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Opera in Prospect Park: Meet Chase Taylor

Meet Chase Taylor, a 27-year-old freelance opera singer, sang “La Donna e Mobile” in the park.

After Chase Taylor sang his first aria during an audition for a community college choir, the conductor asked him to stay after to talk. Chase thought he was in trouble.

“‘Would you ever consider focusing on opera?’” Taylor said the conductor of Anne Arundel Community College asked him that day.

The then 17-year-old, who was in a 1980’s rock band named Penguin Love Affair, threw his head back.

“I laughed in his face,” Taylor remembered after he finished singing in Prospect Park last week. “But I did say that I would consider taking free voice lessons.”

He took free lessons and ended up “falling in love” with opera. [Click the video to see Taylor in action]

That summer, in 2002, his polished singing brought him to Italy with the Institute of Musical Studies in Maryland to sing along the Amalfi Coast.

When he came back he went to the University of North Carolina School of the Arts to study voice and then he went to get his MA at the Cincinnati Conservatory of Music.

Now he is a freelance tenor, focusing on opera music. He shuffles around doing auditions and landing gigs, but the life of a freelance localist is tough, he said.

Last week, Taylor, who is a 27-year-old who lives on the Upper West Side, responded to a Craig’s List advertisement asking for a male opera singer for a “children’s educational enrichment” video. He went to Prospect Park to meet the director and videographer and he sang various arias.

When Park Slope Patch stumbled upon him, his voice was tossing around with the leaves, like “feather in the wind” while singing Verdi’s “La Donna e Mobile.”

On December 17 he will apply for a residency at an opera house in Zurich, Switzerland. This March he will be in Chicago’s production of “Show Boat.” He will then come back and have competitions in New York City to get ready for the Glimmerglass Festival, where he puts on four productions with an opera house, May through August.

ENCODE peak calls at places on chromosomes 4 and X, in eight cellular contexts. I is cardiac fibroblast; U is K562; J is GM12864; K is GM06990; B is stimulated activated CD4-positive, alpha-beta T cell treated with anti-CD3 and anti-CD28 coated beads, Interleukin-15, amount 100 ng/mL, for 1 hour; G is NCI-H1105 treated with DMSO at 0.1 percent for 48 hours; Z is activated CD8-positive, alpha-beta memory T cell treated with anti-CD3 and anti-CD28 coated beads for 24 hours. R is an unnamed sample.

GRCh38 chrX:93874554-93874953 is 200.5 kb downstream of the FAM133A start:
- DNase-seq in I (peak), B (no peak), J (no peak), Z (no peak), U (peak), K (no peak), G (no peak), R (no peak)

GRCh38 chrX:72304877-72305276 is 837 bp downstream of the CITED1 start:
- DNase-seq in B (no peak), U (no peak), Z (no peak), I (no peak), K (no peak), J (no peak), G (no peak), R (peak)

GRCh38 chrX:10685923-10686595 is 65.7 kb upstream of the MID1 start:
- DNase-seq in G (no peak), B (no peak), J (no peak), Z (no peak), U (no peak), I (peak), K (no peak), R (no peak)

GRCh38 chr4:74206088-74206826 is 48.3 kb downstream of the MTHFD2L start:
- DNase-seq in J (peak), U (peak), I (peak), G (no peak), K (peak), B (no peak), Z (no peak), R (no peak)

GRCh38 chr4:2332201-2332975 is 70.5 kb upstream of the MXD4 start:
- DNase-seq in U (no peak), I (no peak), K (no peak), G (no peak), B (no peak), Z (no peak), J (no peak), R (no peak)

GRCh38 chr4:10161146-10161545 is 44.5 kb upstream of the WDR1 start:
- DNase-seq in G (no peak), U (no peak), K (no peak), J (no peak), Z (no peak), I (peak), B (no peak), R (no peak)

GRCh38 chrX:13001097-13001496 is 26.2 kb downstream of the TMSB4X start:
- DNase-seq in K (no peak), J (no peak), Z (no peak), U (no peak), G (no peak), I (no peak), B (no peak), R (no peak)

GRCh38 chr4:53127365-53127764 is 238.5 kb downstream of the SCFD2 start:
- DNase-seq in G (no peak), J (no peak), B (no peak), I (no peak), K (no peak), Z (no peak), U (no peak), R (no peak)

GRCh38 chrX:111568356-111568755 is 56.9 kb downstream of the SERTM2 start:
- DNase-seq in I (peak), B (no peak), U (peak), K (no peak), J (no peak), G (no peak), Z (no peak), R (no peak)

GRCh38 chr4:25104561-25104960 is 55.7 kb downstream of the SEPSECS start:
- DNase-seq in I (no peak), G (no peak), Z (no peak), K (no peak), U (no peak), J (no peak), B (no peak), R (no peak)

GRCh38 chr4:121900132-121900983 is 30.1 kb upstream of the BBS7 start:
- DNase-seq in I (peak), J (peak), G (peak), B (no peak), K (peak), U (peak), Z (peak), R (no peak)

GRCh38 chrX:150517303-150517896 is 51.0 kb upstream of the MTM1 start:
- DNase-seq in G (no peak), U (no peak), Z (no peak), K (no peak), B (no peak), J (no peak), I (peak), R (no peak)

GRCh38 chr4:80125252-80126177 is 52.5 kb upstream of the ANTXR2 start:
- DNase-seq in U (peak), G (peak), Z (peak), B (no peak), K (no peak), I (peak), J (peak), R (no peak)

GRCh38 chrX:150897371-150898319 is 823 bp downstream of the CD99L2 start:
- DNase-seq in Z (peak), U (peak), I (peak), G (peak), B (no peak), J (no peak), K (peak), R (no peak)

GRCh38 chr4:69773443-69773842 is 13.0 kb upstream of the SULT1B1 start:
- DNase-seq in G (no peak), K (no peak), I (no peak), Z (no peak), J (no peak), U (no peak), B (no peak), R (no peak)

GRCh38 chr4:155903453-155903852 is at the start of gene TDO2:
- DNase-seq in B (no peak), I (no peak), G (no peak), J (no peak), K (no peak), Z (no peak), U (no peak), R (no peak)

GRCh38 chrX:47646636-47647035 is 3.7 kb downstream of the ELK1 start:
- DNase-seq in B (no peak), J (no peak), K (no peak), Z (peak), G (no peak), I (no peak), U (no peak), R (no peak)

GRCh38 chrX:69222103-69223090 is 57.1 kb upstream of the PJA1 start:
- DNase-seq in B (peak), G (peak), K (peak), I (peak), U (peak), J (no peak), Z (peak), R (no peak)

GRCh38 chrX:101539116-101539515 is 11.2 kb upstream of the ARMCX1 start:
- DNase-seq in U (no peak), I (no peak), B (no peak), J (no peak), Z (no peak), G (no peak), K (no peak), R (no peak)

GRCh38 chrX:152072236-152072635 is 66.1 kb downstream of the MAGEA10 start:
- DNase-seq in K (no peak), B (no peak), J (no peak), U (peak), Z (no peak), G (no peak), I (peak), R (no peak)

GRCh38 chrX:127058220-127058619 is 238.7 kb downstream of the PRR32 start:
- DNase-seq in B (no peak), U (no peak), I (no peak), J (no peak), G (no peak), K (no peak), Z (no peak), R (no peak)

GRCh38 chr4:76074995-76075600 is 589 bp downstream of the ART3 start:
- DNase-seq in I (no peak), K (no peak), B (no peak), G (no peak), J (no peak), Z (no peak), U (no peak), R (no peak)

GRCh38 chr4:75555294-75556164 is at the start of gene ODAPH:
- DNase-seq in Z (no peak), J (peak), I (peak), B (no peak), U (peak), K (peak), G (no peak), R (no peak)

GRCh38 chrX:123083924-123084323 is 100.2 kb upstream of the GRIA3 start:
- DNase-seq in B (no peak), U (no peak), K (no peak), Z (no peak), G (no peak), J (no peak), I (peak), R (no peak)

He was born in Richmond, Virginia where his mother was in the Department of Defense and his father was in the Air Force. His childhood was speckled with moving, Taylor said he has lived in over 20 states.

But no matter what state he is in, the woods of Virginia follows him. He said every morning before he checks the weather on Google he uses his nose.

“I have strong country ties,” he said while standing among the trees in the park, looking at ease with the leaves and trees. “I go outside to smell the weather. Depending, I will say, ‘it smells like it is going to rain today.’”

Taylor said the economy has hit the singing business hard. He said that the fee to audition has increased, making each audition more expensive.

“You need a reputation and before you get that you have to pay for it,” Taylor said, explaining that a singer has to pay for singing lessons, buy a suit or gown, pay for sheet music and pay to audition.

“Basically you have to pay to apply for a job. If you’re a mason, you don’t have to pay to lay bricks for the first day and then they’ll hire you, but if you’re an opera singer you do.”

He also said that companies do not want to take risks with new talent, so there are very few openings.

“You either let this cripple you or it makes you stronger,” he said.

And in the city, competition is tough.

“We are all here, New York is full of singers,” Taylor said. “It’s fun but every audition feels like a championship game. You go in, lay it all down and you either win or lose for that particular company for the year.” 

So far, he won an encouragement award from the Metropolitan Opera’s National Council Auditions. His last big gig was with the International Vocal Arts Institute, which brought him to Tel Aviv for a month of five concerts and one opera at the Jaffa Music Center. 

He is still in the beginning of his career, but he believes being a freelance opera singer is the same as any other business.  

“Being an opera singer is a lot like being an entrepreneur with a start-up. In any given business you have to prove your value and you need to create a grassroots-level of support and resources,” Taylor explained before he left Prospect Park. “You have to be viable, trustworthy and relevant. As a singer, all of this applies.”

 

If you are interested in contacting Chase Taylor for his tenor vocals, please E-mail him at chase.m.taylor@gmail.com.  

Candy Cole Davison December 13, 2011 at 04:55 PM
Bravo!
Patti December 13, 2011 at 06:05 PM
As I said yesterday; Bravo, Bravo see you at the Met
Jefferson Tactics December 13, 2011 at 06:47 PM
Dang. Great voice.
Clarence Maynor December 14, 2011 at 04:04 AM
Chase it is "Grea-a-a--t, "Uncle Parence here"
Sharon Foster December 15, 2011 at 09:34 AM
Wonderful! Marvelous!

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